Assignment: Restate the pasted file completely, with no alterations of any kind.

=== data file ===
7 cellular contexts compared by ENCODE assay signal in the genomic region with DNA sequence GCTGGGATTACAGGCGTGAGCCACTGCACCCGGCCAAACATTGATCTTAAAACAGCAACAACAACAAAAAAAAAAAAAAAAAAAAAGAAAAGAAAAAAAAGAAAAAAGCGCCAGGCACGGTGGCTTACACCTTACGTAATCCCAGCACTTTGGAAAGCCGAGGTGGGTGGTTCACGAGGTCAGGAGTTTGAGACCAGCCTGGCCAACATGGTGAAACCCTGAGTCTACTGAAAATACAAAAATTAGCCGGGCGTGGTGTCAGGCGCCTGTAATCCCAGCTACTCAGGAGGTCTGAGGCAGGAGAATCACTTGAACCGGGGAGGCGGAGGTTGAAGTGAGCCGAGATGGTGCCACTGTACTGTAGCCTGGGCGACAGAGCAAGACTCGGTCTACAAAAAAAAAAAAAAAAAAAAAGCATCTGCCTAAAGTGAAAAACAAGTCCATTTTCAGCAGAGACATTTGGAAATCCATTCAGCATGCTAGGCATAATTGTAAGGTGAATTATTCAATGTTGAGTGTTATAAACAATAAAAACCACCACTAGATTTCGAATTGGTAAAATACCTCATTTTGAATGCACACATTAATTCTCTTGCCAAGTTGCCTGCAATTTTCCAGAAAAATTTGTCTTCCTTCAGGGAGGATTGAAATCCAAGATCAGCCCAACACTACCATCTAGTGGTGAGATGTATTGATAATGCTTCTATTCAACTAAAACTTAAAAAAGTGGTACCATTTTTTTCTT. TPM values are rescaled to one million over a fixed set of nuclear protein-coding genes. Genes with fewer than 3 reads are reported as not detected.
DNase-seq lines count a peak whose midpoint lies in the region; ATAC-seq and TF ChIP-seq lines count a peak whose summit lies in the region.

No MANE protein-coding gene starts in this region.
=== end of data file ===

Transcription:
7 cellular contexts compared by ENCODE assay signal in the genomic region with DNA sequence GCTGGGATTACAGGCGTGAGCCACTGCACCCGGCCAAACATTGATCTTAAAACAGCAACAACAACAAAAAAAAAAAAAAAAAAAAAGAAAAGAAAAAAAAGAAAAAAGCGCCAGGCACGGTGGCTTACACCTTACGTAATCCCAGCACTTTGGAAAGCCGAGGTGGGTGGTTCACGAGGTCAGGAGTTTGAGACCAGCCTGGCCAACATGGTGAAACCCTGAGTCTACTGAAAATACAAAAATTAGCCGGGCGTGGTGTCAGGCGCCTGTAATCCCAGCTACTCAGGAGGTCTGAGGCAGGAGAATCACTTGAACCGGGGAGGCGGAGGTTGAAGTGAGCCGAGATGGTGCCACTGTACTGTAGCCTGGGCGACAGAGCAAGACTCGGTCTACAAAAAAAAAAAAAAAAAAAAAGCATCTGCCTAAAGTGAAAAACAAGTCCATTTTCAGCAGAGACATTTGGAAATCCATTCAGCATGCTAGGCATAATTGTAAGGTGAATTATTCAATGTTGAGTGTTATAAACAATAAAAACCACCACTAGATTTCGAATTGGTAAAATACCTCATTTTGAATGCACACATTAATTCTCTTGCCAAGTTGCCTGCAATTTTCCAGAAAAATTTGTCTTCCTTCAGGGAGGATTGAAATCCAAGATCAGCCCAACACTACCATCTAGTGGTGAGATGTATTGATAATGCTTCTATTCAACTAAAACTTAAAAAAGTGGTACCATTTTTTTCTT. TPM values are rescaled to one million over a fixed set of nuclear protein-coding genes. Genes with fewer than 3 reads are reported as not detected.
DNase-seq lines count a peak whose midpoint lies in the region; ATAC-seq and TF ChIP-seq lines count a peak whose summit lies in the region.

No MANE protein-coding gene starts in this region.